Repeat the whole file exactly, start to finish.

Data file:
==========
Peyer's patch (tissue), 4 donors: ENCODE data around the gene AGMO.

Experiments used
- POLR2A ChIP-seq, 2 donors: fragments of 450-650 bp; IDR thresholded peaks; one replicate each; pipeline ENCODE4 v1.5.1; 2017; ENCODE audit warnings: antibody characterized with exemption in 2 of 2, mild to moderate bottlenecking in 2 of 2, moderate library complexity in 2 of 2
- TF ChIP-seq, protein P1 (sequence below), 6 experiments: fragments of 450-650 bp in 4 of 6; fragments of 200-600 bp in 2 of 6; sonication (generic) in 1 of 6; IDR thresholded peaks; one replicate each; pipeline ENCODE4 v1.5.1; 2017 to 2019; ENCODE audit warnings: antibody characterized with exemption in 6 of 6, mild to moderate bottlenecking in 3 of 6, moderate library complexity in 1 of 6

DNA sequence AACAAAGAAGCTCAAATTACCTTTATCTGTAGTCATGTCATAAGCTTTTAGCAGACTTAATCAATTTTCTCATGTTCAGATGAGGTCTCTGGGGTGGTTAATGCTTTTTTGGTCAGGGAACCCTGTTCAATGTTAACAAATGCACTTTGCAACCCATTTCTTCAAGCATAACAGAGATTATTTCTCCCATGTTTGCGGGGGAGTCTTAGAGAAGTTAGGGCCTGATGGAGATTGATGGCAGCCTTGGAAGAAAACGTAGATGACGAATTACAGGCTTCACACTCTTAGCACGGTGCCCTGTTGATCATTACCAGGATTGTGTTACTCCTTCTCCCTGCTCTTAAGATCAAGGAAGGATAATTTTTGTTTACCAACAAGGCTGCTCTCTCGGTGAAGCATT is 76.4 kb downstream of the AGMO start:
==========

Peyer's patch (tissue), 4 donors: ENCODE data around the gene AGMO.

Experiments used
- POLR2A ChIP-seq, 2 donors: fragments of 450-650 bp; IDR thresholded peaks; one replicate each; pipeline ENCODE4 v1.5.1; 2017; ENCODE audit warnings: antibody characterized with exemption in 2 of 2, mild to moderate bottlenecking in 2 of 2, moderate library complexity in 2 of 2
- TF ChIP-seq, protein P1 (sequence below), 6 experiments: fragments of 450-650 bp in 4 of 6; fragments of 200-600 bp in 2 of 6; sonication (generic) in 1 of 6; IDR thresholded peaks; one replicate each; pipeline ENCODE4 v1.5.1; 2017 to 2019; ENCODE audit warnings: antibody characterized with exemption in 6 of 6, mild to moderate bottlenecking in 3 of 6, moderate library complexity in 1 of 6

DNA sequence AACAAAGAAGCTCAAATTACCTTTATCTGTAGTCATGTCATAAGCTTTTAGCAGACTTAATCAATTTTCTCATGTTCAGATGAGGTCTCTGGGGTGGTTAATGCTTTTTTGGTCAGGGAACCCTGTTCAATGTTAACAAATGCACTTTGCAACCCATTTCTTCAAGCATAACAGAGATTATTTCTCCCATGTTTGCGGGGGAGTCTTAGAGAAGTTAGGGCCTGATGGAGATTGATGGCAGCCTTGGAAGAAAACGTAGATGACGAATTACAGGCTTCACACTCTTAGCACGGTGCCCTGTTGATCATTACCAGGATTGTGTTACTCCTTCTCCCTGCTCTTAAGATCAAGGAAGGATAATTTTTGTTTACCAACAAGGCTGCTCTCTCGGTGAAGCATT is 76.4 kb downstream of the AGMO start: